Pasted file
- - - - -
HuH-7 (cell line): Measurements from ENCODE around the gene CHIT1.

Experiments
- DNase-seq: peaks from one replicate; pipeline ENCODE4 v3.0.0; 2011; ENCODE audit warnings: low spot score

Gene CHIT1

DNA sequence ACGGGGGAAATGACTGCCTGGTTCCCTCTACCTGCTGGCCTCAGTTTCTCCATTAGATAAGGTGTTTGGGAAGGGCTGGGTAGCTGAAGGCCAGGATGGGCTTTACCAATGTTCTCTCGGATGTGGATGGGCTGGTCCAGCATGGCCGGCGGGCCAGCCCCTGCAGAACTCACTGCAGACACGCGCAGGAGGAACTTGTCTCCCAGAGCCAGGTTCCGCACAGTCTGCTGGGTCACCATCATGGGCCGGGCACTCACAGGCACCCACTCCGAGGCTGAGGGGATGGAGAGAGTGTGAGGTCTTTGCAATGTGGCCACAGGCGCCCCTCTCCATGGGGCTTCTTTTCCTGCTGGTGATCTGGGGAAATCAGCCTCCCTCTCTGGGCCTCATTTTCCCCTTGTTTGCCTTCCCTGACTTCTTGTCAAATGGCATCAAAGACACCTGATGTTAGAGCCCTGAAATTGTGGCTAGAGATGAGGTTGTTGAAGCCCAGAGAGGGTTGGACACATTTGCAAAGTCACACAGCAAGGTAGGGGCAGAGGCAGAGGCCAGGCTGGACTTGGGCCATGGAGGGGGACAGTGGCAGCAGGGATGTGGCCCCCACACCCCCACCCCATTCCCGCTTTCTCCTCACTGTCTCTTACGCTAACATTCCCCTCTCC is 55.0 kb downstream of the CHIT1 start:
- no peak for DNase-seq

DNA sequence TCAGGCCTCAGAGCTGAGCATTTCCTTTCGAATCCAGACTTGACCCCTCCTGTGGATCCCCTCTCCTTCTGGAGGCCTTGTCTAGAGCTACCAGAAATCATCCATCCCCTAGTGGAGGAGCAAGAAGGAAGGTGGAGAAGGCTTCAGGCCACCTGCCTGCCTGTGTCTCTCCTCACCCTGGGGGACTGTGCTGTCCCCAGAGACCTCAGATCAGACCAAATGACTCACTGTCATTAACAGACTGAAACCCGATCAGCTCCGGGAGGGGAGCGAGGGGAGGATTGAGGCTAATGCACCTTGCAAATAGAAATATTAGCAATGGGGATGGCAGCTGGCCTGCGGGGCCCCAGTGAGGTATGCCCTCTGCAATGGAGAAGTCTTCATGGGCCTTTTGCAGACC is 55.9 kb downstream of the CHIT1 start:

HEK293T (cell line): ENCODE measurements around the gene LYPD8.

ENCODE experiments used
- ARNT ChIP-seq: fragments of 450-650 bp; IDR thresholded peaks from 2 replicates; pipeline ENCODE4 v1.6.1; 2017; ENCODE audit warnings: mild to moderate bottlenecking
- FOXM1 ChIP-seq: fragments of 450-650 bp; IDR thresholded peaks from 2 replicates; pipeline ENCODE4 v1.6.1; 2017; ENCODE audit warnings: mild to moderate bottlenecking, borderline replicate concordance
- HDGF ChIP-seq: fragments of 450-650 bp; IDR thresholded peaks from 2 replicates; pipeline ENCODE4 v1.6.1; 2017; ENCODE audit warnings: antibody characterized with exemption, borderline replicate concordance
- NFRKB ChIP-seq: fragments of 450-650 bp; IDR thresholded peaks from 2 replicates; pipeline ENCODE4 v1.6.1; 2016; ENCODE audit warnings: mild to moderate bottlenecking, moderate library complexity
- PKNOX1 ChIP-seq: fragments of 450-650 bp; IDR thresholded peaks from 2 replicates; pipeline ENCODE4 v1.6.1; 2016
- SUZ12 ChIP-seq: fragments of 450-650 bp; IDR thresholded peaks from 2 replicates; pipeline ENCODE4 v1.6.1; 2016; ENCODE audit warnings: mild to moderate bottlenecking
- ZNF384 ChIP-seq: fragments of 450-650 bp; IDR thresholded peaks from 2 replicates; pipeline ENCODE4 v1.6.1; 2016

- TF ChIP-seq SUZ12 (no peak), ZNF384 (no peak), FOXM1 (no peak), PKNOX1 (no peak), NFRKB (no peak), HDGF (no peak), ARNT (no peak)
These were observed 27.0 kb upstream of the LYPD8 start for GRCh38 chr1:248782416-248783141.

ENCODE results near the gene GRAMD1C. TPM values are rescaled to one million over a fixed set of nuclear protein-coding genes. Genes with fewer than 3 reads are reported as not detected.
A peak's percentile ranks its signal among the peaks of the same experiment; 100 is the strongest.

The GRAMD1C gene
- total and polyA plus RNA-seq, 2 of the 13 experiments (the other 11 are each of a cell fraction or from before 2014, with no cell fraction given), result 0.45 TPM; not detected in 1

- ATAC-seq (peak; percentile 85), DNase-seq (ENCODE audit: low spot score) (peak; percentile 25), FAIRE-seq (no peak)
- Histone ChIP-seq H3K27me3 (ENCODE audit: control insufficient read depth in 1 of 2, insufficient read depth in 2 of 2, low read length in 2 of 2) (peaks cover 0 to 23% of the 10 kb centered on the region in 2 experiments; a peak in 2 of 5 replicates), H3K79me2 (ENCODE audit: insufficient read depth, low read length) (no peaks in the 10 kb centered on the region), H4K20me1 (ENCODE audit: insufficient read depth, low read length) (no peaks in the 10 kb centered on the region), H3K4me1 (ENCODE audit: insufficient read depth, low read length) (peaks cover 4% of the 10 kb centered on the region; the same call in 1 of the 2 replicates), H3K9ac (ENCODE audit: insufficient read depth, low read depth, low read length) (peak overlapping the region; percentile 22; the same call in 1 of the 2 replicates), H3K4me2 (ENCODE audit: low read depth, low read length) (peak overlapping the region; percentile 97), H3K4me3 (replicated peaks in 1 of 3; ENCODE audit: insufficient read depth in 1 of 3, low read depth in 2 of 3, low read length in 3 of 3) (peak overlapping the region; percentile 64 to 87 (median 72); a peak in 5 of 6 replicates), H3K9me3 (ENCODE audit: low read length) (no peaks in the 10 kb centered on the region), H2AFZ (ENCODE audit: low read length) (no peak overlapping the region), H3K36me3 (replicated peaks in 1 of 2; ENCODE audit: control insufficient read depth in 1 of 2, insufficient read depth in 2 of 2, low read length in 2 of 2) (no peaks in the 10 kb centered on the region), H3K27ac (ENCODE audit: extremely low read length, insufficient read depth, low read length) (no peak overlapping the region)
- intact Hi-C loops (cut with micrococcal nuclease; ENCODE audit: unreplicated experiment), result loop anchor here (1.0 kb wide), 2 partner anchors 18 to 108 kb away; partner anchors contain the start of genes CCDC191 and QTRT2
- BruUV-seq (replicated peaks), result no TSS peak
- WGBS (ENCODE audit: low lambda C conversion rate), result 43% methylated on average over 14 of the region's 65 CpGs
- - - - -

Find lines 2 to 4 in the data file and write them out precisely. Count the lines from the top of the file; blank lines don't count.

Experiments
- DNase-seq: peaks from one replicate; pipeline ENCODE4 v3.0.0; 2011; ENCODE audit warnings: low spot score

Gene CHIT1